3.1. How do I use Bugzilla?

This section contains information for end-users of Bugzilla. There is a Bugzilla test installation, called Landfill, which you are welcome to play with (if it's up). However, not all of the Bugzilla installations there will necessarily have all Bugzilla features enabled, and different installations run different versions, so some things may not quite work as this document describes.

3.1.1. Create a Bugzilla Account

If you want to use Bugzilla, first you need to create an account. Consult with the administrator responsible for your installation of Bugzilla for the URL you should use to access it. If you're test-driving Bugzilla, use this URL: https://landfill.bugzilla.org/bugzilla-2.16.11/

  1. Click the "Open a new Bugzilla account" link, enter your email address and, optionally, your name in the spaces provided, then click "Create Account" .

  2. Within moments, you should receive an email to the address you provided above, which contains your login name (generally the same as the email address), and a password you can use to access your account. This password is randomly generated, and can be changed to something more memorable.

  3. Click the "Log In" link in the yellow area at the bottom of the page in your browser, enter your email address and password into the spaces provided, and click "Login".

You are now logged in. Bugzilla uses cookies for authentication so, unless your IP address changes, you should not have to log in again.

3.1.2. Anatomy of a Bug

The core of Bugzilla is the screen which displays a particular bug. It's a good place to explain some Bugzilla concepts. Bug 1 on Landfill is a good example. Note that the labels for most fields are hyperlinks; clicking them will take you to context-sensitive help on that particular field. Fields marked * may not be present on every installation of Bugzilla.

  1. Product and Component: Bugs are divided up by Product and Component, with a Product having one or more Components in it. For example, bugzilla.mozilla.org's "Bugzilla" Product is composed of several Components:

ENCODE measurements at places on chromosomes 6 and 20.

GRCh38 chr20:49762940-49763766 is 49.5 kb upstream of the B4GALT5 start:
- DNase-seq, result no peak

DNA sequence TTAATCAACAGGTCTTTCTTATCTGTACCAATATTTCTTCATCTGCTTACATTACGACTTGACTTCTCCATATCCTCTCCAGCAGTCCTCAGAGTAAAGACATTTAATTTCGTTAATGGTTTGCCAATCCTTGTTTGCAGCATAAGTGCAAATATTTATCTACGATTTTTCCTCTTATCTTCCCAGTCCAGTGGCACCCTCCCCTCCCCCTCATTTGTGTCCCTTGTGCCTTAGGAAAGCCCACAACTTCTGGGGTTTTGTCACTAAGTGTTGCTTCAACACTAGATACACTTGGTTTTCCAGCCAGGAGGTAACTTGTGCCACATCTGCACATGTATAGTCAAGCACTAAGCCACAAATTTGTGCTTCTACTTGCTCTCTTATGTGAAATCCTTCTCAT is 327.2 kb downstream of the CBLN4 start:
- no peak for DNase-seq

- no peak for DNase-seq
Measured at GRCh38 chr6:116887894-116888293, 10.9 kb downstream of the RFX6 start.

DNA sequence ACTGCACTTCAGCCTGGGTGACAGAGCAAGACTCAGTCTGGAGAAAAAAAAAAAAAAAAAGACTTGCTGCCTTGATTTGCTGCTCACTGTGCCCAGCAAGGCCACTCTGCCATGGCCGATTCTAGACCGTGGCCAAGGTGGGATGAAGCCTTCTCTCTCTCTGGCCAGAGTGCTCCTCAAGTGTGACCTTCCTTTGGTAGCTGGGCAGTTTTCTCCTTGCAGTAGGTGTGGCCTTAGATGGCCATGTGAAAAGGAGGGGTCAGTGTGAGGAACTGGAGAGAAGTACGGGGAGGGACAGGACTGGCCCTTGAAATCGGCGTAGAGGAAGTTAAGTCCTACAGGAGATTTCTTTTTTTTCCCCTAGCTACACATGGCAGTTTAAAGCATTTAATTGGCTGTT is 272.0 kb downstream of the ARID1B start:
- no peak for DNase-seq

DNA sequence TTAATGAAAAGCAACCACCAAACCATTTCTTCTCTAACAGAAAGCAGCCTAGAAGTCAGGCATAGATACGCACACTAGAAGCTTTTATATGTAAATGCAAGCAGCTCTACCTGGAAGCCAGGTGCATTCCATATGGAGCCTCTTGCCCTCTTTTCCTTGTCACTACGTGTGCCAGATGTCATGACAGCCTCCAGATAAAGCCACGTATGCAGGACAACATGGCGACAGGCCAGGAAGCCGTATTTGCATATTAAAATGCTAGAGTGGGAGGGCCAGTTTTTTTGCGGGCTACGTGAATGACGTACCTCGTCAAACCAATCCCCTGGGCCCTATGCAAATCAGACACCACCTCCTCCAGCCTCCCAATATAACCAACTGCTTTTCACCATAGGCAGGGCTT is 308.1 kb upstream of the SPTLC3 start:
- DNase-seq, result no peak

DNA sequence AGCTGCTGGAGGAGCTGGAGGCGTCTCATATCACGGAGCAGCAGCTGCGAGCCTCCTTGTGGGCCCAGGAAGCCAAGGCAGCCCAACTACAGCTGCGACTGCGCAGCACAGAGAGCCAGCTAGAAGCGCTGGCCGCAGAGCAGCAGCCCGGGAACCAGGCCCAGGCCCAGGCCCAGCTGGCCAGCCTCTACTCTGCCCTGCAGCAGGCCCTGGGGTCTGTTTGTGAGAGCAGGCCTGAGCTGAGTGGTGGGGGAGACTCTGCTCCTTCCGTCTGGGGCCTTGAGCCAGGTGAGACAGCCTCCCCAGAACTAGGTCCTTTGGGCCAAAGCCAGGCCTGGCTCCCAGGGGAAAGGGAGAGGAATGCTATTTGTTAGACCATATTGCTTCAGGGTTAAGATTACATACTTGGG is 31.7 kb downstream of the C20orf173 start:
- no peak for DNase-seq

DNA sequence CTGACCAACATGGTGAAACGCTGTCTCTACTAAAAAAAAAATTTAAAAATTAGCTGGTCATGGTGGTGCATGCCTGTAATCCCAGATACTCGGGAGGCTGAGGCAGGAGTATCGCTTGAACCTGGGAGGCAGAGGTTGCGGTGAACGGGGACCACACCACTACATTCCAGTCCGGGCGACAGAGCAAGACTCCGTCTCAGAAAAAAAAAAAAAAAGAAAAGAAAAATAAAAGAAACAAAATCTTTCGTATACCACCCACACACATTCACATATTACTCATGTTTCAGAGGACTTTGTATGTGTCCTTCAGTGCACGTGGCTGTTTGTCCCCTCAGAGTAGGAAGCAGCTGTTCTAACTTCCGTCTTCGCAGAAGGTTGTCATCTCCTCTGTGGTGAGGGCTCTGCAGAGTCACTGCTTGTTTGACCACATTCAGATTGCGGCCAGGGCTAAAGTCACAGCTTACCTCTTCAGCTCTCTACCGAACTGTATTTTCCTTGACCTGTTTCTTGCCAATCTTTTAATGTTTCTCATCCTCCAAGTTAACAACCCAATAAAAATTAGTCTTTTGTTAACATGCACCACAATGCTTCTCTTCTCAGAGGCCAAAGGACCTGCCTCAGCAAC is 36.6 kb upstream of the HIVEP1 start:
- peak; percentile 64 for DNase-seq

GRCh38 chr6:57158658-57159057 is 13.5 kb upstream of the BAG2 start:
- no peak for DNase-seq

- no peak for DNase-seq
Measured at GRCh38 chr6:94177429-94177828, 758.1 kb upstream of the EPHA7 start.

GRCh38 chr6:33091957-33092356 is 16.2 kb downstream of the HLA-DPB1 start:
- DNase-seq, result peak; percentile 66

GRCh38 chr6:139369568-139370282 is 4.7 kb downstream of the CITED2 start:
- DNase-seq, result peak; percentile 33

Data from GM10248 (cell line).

Administration: Administration of a Bugzilla installation.
    Bugzilla-General: Anything that doesn't fit in the other components, or spans multiple components.
    Creating/Changing Bugs: Creating, changing, and viewing bugs.
    Documentation: The Bugzilla documentation, including The Bugzilla Guide.
    Email: Anything to do with email sent by Bugzilla.
    Installation: The installation process of Bugzilla.
    Query/Buglist: Anything to do with searching for bugs and viewing the buglists.
    Reporting/Charting: Getting reports from Bugzilla.
    User Accounts: Anything about managing a user account from the user's perspective. Saved queries, creating accounts, changing passwords, logging in, etc.
    User Interface: General issues having to do with the user interface cosmetics (not functionality) including cosmetic issues, HTML templates, etc.

  2. Status and Resolution: These define exactly what state the bug is in - from not even being confirmed as a bug, through to being fixed and the fix confirmed by Quality Assurance. The different possible values for Status and Resolution on your installation should be documented in the context-sensitive help for those items.

  3. Assigned To: The person responsible for fixing the bug.

  4. *URL: A URL associated with the bug, if any.

  5. Summary: A one-sentence summary of the problem.

  6. *Status Whiteboard: (a.k.a. Whiteboard) A free-form text area for adding short notes and tags to a bug.

  7. *Keywords: The administrator can define keywords which you can use to tag and categorise bugs - e.g. The Mozilla Project has keywords like crash and regression.

  8. Platform and OS: These indicate the computing environment where the bug was found.

  9. Version: The "Version" field is usually used for versions of a product which have been released, and is set to indicate which versions of a Component have the particular problem the bug report is about.